Stem Cell Therapy: Paralyzed Whitfield Co teen takes first steps, community pitching in

Posted: May 02, 2014 4:57 PM CDT Updated: May 02, 2014 6:05 PM CDT
By Kimberly Barbour, Reporter

Hannah LockeWHITFIELD COUNTY, GA (WRCB) – A North Georgia community is rallying around a teen girl recovering from a head-on car crash. She recently took her first steps since becoming paralyzed one year ago.

17-year-old Hannah Locke was riding in her family’s car last April when another car hit them head-on. She’s been confined to a wheelchair ever since, but now, a breakthrough.

Her community is trying to raise money for more treatment in hopes she’ll be able to walk on her own again someday.

Hannah is a junior at Coahulla Creek High School. Before the paralyzing accident she was a three sport athlete. Now her drive has shifted to getting out of the wheelchair she’s been in for the last year. She says it’s with her faith and community that she’s getting closer reaching that goal. Her friends are hoping to give her a boost this weekend.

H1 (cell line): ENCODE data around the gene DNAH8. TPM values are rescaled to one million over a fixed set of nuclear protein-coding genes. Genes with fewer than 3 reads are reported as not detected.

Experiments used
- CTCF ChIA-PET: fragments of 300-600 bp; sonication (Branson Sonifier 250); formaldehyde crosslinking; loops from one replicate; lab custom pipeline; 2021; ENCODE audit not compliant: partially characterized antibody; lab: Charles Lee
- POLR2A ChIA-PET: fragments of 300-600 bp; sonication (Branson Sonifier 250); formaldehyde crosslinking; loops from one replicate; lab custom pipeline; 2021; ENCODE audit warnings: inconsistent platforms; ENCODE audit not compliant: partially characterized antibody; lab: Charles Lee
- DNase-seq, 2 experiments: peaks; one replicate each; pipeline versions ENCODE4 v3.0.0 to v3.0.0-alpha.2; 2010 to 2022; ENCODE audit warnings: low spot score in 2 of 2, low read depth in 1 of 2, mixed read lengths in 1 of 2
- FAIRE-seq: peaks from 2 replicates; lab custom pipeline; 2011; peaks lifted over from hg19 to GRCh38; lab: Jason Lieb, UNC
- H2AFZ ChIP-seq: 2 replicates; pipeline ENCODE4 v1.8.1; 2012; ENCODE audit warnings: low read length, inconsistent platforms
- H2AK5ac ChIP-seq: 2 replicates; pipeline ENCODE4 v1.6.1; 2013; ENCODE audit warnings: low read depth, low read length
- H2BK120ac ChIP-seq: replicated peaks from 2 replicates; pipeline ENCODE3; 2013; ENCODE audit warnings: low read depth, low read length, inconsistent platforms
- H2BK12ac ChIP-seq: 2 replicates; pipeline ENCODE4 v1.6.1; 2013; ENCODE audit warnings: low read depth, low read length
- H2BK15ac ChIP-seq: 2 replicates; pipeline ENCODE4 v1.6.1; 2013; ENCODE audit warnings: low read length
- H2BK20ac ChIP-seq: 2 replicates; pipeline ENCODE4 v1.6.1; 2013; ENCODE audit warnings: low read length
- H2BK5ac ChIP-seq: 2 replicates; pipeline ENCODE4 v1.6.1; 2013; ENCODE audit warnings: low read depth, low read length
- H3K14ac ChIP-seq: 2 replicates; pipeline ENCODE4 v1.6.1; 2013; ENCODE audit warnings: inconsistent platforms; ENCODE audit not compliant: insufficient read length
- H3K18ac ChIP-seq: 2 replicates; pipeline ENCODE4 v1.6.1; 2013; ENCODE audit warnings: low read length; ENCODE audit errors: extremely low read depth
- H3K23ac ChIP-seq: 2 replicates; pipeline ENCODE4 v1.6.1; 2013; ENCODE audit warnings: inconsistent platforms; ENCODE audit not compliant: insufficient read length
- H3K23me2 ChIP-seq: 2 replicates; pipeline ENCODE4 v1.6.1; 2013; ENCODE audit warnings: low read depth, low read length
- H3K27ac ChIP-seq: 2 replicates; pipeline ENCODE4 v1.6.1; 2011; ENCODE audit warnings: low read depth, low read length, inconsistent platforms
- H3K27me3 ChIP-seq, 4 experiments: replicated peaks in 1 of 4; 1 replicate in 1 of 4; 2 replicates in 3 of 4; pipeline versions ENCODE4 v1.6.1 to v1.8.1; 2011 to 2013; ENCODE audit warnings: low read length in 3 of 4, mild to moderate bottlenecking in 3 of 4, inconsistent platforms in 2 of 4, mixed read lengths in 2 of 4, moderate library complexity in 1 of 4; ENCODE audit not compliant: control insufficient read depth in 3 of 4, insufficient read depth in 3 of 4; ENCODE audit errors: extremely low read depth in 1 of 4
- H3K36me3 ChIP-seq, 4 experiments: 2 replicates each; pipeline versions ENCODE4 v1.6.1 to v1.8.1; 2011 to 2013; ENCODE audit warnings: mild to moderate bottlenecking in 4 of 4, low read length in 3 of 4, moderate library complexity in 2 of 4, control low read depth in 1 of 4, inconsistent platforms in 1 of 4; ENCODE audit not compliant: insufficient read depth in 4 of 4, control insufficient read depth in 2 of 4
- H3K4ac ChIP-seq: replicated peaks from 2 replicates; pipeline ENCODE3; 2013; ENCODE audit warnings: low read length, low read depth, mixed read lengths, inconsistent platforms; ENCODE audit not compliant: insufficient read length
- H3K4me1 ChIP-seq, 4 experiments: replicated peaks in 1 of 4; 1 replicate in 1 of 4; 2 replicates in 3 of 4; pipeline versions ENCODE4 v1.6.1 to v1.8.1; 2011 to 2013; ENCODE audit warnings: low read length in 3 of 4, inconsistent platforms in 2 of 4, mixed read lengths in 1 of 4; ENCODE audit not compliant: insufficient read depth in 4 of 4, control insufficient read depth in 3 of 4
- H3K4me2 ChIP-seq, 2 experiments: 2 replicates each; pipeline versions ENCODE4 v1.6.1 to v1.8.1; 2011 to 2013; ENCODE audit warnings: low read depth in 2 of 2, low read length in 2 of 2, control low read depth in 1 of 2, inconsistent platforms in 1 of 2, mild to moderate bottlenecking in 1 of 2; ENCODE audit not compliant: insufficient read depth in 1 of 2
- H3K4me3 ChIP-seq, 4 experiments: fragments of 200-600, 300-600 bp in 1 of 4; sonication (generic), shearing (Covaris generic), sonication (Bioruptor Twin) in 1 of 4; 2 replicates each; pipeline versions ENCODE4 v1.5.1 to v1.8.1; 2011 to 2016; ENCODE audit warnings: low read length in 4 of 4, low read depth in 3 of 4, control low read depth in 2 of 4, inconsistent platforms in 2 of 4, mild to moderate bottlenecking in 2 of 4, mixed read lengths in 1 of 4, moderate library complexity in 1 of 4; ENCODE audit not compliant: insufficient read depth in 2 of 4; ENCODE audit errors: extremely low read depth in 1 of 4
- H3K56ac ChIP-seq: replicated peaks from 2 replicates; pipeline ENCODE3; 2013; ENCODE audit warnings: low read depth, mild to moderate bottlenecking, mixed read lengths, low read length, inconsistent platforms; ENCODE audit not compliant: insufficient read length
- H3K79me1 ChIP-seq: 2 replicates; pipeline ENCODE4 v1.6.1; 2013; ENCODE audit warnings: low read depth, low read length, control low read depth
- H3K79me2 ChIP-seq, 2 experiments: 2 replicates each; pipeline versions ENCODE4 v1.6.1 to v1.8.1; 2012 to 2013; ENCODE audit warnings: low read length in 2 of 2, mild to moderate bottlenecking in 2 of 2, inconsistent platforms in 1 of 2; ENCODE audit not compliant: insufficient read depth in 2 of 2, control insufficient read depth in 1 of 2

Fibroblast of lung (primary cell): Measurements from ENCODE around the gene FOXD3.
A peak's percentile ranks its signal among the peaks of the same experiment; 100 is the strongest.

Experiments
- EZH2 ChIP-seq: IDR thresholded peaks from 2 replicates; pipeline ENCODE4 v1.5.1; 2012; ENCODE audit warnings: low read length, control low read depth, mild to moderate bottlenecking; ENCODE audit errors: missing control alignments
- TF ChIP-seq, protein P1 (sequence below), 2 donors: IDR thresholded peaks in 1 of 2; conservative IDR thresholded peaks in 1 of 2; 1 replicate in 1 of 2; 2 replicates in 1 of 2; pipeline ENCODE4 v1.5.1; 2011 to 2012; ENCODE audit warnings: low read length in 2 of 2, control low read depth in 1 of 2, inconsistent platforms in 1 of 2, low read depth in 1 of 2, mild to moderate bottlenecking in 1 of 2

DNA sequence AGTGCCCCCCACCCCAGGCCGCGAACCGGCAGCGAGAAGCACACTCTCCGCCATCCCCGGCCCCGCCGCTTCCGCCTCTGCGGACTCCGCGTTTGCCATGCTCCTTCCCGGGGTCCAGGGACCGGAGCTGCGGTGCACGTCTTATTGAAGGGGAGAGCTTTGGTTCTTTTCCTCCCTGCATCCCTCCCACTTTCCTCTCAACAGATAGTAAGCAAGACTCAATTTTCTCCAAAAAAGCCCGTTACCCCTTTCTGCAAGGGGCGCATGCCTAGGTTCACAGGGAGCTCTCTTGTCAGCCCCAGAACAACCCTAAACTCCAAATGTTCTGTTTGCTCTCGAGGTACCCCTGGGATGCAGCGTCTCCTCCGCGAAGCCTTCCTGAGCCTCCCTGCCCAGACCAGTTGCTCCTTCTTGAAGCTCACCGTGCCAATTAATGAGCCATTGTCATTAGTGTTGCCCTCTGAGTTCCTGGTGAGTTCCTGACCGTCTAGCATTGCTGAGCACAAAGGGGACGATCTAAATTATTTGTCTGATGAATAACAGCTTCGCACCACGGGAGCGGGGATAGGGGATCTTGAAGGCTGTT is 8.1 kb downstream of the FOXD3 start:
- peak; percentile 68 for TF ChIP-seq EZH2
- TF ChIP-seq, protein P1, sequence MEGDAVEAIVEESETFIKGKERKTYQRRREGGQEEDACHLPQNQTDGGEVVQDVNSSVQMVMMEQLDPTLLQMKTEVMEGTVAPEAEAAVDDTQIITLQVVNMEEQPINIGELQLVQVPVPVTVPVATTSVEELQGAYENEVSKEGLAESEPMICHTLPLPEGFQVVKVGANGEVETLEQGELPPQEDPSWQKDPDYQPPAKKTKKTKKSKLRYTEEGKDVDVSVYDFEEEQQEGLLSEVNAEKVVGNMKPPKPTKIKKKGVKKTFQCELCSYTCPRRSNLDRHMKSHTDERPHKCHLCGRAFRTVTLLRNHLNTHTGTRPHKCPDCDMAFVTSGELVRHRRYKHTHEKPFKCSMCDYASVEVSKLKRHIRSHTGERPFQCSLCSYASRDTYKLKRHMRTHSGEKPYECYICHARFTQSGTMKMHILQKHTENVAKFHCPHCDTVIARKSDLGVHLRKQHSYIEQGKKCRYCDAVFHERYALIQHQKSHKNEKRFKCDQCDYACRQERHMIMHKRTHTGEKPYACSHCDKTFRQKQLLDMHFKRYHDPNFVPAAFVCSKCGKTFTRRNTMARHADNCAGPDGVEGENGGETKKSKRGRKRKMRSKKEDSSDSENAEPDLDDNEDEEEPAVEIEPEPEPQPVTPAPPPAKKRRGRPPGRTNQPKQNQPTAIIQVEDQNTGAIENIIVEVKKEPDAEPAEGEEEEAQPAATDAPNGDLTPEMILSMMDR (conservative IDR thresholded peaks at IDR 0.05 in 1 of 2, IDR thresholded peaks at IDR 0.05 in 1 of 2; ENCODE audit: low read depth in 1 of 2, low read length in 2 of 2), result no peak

It’s been a year full of challenges far beyond most teens, but Hannah Locke is only growing stronger.

She recently took her first steps since becoming paralyzed one year after a head-on crash. In just the last month, she’s re-gained some control over the lower half of her body.

“They laid me down and told me to try to kick my legs and they did it and we were all like, what just happened,” Hannah said.

Now she’s walking with a harness.

“Feeling emotion-wise, it’s exciting but feeling-wise, it’s weird to see my feet moving and not really be in complete control over them or feel them,” Hannah said.

“I don’t think we’ve ever been filled with so much joy before because I know how hard she works on a daily basis whether it’s therapy or here at home just getting out of bed, doing normal things me and you do that’s so much harder for her,” friend Jordan Greene said.